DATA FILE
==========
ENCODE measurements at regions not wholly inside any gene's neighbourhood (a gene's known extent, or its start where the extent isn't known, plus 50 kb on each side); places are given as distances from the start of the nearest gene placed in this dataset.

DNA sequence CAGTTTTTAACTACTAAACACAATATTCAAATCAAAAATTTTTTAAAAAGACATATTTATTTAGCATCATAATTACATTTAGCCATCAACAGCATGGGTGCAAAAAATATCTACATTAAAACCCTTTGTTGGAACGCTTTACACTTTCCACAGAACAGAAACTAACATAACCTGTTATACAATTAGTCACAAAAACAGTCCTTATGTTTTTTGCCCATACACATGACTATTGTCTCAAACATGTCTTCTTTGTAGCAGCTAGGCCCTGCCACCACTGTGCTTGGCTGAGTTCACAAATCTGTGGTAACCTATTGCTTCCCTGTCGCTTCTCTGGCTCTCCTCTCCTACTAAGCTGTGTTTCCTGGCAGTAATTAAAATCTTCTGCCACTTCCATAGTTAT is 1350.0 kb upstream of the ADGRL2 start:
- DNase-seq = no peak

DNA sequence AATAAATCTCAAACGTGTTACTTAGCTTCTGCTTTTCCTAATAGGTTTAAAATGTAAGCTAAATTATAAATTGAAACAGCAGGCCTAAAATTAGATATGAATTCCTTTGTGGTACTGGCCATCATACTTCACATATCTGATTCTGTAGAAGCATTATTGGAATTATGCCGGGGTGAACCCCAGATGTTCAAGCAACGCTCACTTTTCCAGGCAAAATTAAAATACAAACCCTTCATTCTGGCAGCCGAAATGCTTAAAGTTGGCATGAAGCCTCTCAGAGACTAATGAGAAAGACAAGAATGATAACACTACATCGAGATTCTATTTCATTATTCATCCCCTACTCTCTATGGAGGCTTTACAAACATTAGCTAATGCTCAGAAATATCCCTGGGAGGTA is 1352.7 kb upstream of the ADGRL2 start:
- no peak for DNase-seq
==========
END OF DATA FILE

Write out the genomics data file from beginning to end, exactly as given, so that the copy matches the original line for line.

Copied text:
ENCODE measurements at regions not wholly inside any gene's neighbourhood (a gene's known extent, or its start where the extent isn't known, plus 50 kb on each side); places are given as distances from the start of the nearest gene placed in this dataset.

DNA sequence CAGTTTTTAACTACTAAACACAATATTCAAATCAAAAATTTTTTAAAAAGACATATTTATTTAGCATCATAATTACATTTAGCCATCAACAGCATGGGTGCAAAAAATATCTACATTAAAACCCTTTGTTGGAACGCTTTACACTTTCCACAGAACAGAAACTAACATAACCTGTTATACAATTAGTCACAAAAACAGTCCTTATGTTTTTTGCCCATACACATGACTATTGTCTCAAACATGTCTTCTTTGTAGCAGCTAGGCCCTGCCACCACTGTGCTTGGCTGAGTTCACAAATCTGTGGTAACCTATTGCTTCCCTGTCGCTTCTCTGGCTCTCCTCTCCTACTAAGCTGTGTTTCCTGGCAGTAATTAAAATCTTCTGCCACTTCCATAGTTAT is 1350.0 kb upstream of the ADGRL2 start:
- DNase-seq = no peak

DNA sequence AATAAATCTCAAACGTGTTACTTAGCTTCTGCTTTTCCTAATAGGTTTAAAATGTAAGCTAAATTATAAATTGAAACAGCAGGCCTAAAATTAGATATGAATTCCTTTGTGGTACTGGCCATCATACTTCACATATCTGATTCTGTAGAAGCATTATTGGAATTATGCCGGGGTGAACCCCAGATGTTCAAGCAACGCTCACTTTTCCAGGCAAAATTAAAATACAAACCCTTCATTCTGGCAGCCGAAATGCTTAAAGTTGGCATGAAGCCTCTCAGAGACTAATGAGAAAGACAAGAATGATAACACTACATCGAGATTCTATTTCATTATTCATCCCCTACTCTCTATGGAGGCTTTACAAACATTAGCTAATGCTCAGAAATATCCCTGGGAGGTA is 1352.7 kb upstream of the ADGRL2 start:
- no peak for DNase-seq